Plan 9: The next Generation
Qute from Rob Pike:
Delivered-To: firstname.lastname@example.org To: email@example.com From: "rob pike" <firstname.lastname@example.org> MIME-Version: 1.0 Content-Transfer-Encoding: 7bit Subject: [9fans] Plan 9 X-BeenThere: email@example.com X-Mailman-Version: 2.0.6 List-Id: Fans of the OS Plan 9 from Bell Labs <9fans.cse.psu.edu> List-Archive: <http://lists.cse.psu.edu/archives/9fans/> Date: Thu, 25 Oct 2001 08:45:48 -0400 The original reason behind Plan 9 is still the most important and, unfortunately, is largely obscured by the need to make a distribution and the desire for individuals to run it on PCs: a shared environment. We boot all our machines in the lab over the network; they have no local state except a configuration file (plan9.ini) usually held on a floppy. When I go home, my environment - that is, the working state of my machine - is identical not only with my environment at work, but with all my colleague's working state, too. Diskless operation is not only possible, it's the basic principle of the system. It's just like the good old timesharing days: our machines are *terminals* to a large computing system; whatever machine I sit down at to work, I have equivalent access to identical resources. It's more than diskless, it's transparent statelessness. Local administration? What's that? Sure, with NFS you can get somewhere close to that ideal, but then why are there so few truly diskless Unix systems out there? One reason is that the storage file system isn't enough: the environment includes a huge array of other machines with special local services (authentication, printing, backup, connections to other OSs and networks, etc.) and the NFS model doesn't permit a general enough notion of file. Plan 9 does. That's the true joy of it. -rob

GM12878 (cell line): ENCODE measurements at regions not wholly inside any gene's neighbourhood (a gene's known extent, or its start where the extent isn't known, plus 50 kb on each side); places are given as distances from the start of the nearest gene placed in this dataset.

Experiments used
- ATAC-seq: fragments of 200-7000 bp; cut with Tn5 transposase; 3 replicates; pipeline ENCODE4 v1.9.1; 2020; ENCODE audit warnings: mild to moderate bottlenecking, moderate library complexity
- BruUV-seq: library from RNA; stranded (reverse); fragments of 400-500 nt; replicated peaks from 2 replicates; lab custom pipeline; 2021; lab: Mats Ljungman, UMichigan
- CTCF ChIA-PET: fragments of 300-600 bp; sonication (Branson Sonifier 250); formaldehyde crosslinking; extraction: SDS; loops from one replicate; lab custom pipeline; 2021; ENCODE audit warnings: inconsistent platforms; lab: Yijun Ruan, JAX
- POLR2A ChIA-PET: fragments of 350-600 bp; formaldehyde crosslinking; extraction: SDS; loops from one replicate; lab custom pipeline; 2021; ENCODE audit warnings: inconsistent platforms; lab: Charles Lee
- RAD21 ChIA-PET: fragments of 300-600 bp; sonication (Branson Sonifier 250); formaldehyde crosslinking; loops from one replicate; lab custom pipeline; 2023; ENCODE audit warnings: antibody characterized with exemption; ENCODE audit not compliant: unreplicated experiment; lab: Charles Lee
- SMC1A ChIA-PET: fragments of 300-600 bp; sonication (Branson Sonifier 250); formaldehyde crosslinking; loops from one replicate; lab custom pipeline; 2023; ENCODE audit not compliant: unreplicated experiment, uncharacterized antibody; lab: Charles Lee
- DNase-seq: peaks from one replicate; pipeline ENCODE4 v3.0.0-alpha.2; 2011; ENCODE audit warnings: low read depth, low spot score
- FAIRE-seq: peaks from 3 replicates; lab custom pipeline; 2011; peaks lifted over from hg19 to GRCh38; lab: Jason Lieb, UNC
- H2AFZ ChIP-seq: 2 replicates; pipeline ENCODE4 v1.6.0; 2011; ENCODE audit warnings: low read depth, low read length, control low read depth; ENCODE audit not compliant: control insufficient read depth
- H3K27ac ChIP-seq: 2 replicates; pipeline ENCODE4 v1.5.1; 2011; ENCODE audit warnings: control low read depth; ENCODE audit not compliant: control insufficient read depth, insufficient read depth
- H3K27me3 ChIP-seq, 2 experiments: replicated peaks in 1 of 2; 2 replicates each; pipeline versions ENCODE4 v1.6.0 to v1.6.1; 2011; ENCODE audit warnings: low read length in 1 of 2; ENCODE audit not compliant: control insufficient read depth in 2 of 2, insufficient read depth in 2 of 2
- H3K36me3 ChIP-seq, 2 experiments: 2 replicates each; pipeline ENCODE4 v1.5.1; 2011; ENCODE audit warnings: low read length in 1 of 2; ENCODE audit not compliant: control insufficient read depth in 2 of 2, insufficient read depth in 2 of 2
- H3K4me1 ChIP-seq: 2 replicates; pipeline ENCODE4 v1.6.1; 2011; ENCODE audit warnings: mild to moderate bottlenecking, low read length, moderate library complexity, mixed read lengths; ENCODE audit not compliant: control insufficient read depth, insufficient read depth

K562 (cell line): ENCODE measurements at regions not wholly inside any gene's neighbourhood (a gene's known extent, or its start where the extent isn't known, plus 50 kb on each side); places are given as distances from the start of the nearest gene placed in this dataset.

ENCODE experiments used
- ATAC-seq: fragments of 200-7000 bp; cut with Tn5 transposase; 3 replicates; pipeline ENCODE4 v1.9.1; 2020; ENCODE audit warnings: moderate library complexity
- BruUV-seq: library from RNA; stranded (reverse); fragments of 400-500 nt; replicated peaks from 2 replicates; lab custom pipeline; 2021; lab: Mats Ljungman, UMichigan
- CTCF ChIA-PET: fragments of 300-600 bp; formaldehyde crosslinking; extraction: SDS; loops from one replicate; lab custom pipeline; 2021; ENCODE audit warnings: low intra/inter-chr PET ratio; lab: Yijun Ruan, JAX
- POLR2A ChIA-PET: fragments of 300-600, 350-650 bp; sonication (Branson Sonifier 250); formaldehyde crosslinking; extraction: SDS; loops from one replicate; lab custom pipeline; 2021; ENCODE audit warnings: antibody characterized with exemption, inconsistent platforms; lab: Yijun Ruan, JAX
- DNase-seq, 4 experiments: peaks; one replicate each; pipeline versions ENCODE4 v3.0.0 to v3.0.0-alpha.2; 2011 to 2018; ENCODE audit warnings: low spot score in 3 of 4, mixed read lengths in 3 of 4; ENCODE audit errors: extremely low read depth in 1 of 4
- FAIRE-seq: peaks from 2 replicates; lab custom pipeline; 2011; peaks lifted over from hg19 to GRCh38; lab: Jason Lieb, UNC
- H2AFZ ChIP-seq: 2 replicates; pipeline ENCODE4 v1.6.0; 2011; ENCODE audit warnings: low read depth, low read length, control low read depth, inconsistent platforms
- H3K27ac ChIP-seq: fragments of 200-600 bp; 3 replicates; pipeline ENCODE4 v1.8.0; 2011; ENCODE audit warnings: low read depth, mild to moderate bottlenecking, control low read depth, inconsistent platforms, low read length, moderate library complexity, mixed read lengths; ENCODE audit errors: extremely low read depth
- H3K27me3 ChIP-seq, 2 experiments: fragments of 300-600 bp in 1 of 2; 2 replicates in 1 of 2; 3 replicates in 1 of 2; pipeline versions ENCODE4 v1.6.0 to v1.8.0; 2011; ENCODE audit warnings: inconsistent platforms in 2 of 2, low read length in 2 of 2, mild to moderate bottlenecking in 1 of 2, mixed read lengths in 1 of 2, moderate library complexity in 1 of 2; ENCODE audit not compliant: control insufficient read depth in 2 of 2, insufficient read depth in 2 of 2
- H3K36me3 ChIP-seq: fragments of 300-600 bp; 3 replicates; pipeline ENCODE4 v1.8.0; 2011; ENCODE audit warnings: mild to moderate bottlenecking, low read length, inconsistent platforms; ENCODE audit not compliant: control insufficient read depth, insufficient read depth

Bela Lugosi, the Dracula, inconveniently died after only two days of shooting
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